Tomasz Heyduk Lab

Research areas

Our lab has two major research interests:

1. Mechanisms of transcription initiation and its regulation.

Our main interest is to understand the mechanism of transcription initiation by bacterial RNA polymerase (RNAP). RNAP interacts with conserved -10 and -35 promoter elements to recognize the promoter and to form an open complex in which the DNA duplex around transcription start site melts. The focus of our current research is to obtain molecular understanding of promoter melting step of the initiation reaction with a particular emphasis on the role of the spacer DNA (a non-conserved DNA sequence connecting -10 and -35 promoter elements). Our recent results indicate that spacer DNA plays an important active role in integrating the functional consequences of RNAP contacts with -10 and -35 promoter element. Our additional interest is in determining the mechanism of promoter escape by RNAP.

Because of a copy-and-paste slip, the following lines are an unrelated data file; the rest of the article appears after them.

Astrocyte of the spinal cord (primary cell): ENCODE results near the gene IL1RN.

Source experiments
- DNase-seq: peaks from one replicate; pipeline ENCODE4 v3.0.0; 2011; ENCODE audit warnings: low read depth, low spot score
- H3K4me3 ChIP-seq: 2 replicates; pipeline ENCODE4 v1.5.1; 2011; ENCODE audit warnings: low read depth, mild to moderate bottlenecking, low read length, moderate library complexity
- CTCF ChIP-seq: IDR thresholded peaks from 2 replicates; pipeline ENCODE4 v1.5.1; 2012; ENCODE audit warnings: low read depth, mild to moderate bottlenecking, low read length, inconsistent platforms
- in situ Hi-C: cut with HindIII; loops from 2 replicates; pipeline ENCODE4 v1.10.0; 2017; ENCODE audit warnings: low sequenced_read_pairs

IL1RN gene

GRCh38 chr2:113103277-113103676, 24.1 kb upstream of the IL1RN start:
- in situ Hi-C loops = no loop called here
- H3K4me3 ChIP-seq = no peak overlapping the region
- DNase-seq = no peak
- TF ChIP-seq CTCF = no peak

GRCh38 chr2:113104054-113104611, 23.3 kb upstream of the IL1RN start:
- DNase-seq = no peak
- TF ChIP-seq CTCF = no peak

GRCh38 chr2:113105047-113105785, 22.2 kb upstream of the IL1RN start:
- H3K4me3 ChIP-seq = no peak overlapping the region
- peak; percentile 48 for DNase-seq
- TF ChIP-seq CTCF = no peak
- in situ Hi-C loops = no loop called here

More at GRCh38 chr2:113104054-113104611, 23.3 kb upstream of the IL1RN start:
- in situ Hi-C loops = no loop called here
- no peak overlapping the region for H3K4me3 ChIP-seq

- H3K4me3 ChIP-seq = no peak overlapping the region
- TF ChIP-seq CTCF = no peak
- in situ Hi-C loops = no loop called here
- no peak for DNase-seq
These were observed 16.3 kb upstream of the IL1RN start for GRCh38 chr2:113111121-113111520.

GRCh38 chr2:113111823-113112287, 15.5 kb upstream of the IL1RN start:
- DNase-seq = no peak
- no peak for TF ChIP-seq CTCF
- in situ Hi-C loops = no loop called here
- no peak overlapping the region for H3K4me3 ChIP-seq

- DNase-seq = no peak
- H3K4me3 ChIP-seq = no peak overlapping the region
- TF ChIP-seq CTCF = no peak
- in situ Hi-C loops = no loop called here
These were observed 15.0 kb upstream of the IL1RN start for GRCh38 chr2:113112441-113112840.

FRET experimentFigure 1: FRET experiment demonstrating deformations of spacer DNA during promoter melting by RNA polymerase.

2. Development of novel sensors for biomolecule detection and imaging.

Our main interest in sensor research is to develop robust highly specific and sensitive molecular sensors that could be utilized in research, medical diagnosis and pathogen detection. Our sensors utilize a simple biophysical phenomenon (target-induced oligonucleotide-oligonucleotide association) to transduce the presence of the target molecule into a measurable signal. The focus of our current research is to develop highly multiplexed microarray-style assays for antibody detection that could be utilized for diagnosis, prognosis and monitoring of the progress of therapy in cancer and in autoimmune diseases.

bacterial sensor designFigure 2: Design of homogeneous sensors for detecting pathogenic bacteria (upper panel). Increased stability of the pair of antibodies bound to neighboring sites on the surface of the cell due to additional favorable free energy derived from hybridization of complementary signaling oligonucleotides (lower left panel). ) Fluorescence FRET images of 96-well microplate wells containing indicated amounts of E. coli O157:H7 cells or control cells (E. coli K12) (lower right panel).